Most of us have been bombarded by endless advertisements of green powders. Top health and nutrition brands like Thorne, HUM Nutrition, Athletic Greens, etc. have come up with this trendy supplement. Often added to acai bowls, smoothies, or simply water, these green powders are claimed to deliver an all-in-one fix for all our essential minerals and vitamins. Now, are they really beneficial for our health, or just another health-hoax, caught up in the current trend? Let’s find out from registered nutritionists and dietitians.
What Are Green Powders?
Green powders are basically powdered nutrients, made from a variety of dried-out and ground-up fruits and leaves. Then antioxidant-rich algae like chlorella and spirulina are generally added to the powdered mix. Along with adaptogens and probiotics, these blends are supposed to pack all the micronutrients found in their source ingredients. One serving of these green powders generally promises to improve gastrointestinal function, support immunity, and boost energy.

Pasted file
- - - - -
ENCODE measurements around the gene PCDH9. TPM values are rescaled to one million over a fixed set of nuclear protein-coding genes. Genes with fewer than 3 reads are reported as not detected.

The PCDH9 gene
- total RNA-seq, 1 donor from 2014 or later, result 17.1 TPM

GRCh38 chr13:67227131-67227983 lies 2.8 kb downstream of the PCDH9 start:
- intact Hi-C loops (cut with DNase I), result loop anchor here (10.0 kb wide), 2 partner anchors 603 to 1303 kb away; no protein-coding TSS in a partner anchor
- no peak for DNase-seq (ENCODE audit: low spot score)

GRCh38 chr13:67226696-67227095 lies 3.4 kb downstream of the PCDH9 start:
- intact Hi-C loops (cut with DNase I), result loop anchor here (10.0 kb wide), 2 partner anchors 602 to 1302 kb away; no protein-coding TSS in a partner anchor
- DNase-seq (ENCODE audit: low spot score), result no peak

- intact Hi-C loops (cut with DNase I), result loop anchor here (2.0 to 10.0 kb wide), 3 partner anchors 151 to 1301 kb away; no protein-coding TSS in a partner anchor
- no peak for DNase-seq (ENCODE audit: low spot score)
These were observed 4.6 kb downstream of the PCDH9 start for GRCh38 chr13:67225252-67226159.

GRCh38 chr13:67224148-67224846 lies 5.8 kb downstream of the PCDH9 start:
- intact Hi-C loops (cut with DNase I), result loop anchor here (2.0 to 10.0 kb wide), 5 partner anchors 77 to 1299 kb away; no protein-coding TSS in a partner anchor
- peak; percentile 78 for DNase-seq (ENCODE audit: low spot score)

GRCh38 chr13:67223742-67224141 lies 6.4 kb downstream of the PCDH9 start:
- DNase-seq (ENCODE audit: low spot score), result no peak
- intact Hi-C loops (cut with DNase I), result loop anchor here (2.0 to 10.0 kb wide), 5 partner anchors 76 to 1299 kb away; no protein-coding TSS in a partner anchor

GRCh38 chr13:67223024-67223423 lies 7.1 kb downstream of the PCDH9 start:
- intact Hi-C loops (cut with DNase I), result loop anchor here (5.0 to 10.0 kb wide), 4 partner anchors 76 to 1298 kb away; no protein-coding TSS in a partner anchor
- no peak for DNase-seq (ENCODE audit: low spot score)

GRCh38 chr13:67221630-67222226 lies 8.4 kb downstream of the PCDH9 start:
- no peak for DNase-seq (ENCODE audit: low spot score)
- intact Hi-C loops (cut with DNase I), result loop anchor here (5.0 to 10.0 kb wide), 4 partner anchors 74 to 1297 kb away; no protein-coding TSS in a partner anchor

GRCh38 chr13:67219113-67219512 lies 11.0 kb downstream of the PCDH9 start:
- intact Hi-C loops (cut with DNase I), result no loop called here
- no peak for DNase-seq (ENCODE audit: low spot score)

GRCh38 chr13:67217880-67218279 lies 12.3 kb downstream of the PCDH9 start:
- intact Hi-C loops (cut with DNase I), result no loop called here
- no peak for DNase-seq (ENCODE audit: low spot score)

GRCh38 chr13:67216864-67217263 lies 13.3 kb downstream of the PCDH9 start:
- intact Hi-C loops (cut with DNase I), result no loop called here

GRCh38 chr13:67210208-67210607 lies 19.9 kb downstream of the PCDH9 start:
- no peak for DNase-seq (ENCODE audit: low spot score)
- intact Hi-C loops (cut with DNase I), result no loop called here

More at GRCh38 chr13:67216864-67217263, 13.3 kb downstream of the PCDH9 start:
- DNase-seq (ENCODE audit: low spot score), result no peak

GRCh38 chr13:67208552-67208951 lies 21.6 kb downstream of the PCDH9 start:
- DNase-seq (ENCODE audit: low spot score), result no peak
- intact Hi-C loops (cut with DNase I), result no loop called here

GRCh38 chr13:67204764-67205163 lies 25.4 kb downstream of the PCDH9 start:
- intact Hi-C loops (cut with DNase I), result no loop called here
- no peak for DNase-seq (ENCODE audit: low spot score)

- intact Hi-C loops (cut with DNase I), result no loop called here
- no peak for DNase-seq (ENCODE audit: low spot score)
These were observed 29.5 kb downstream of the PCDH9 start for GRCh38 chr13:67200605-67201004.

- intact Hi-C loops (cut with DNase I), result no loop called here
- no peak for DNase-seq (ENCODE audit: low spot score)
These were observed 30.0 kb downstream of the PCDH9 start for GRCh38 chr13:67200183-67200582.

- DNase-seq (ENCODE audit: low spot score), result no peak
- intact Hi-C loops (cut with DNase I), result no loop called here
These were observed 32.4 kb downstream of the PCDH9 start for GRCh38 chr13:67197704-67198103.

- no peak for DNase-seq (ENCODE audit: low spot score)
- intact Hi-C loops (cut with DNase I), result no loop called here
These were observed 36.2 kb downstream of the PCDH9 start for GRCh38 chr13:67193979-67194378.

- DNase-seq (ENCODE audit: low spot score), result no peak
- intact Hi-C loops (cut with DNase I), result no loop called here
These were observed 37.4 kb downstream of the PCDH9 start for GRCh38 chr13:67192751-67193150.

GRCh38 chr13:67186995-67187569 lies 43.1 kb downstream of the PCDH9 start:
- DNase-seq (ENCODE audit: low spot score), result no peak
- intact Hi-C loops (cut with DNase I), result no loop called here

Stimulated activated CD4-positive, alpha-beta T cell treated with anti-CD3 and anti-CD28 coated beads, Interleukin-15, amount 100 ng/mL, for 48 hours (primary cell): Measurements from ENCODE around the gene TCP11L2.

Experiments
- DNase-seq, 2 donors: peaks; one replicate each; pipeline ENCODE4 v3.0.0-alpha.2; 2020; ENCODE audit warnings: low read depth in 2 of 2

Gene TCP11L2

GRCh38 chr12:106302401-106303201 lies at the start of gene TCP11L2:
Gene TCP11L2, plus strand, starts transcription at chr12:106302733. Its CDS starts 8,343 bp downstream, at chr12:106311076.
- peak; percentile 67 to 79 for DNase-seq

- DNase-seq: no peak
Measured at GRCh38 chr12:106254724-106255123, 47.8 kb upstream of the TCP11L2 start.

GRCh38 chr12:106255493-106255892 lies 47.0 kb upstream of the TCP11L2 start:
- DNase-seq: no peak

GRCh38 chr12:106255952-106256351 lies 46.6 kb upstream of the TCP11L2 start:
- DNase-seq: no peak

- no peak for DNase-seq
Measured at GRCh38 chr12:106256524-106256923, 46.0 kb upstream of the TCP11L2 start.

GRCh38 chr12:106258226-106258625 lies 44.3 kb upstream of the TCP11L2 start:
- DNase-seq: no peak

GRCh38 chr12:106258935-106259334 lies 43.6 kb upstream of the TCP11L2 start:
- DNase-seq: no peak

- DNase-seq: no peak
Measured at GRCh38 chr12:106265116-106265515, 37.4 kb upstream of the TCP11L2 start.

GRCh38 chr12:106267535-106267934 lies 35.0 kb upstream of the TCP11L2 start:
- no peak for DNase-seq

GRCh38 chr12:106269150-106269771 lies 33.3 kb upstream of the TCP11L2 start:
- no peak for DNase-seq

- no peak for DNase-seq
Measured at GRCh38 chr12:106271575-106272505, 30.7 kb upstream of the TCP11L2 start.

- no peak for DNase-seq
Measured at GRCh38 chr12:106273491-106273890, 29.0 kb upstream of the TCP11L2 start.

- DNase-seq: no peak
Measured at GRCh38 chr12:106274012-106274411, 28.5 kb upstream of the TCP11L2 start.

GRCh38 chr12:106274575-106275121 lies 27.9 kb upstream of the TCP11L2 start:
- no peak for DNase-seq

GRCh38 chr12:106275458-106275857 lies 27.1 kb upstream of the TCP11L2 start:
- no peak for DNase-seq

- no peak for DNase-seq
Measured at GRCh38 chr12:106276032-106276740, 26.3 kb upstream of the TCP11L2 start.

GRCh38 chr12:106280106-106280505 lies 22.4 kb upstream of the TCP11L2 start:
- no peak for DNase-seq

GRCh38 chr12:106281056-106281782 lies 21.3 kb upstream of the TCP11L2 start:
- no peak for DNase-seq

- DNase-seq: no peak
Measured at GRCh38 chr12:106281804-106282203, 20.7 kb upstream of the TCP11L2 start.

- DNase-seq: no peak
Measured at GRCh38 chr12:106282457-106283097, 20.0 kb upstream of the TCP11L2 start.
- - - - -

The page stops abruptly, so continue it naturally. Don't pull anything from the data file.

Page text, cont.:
What’s the Word of Caution?
According to professional health advisor Amanda Baker Lemein, RD, green powders are not approved by the FDA in the same way foods and a few health supplements are. So, it’s necessary to find out if they can actually help you to meet your requirements in a day, before swapping up your green salads for green shakes with these powders.
Are Green Powders Healthy?
Green powders can be healthy, but not similar to nutrient-providing whole foods. Whole foods give us beneficial nutrients like Vitamin C and fiber that can be lost in the production process of these powders. Also, these nutrients are easily and better absorbed when consumed directly from the source ingredients. On the bright side, you can reap some health benefits from powdered greens containing probiotics and prebiotics. Researches show that probiotics are helpful for digestive issues, and prebiotics boost these beneficial microorganisms.
Are There Any Side Effects of Green Powders?
As a fact, green powders can cause a few side effects if consumed alongside particular medicines. If your green powder contains Vitamin K, then increased intake of it can affect the absorption process of blood-thinner medicine, making it less effective. Also, it’s better to consult your doctor before using green powders, if you have any kind of allergies. According to dietitian Marisa Moore, RDN, some green powder products in the market contain heavy metals and harmful contaminants. So, before grabbing one, look for third-party testing seals from any international standards organization like NSF.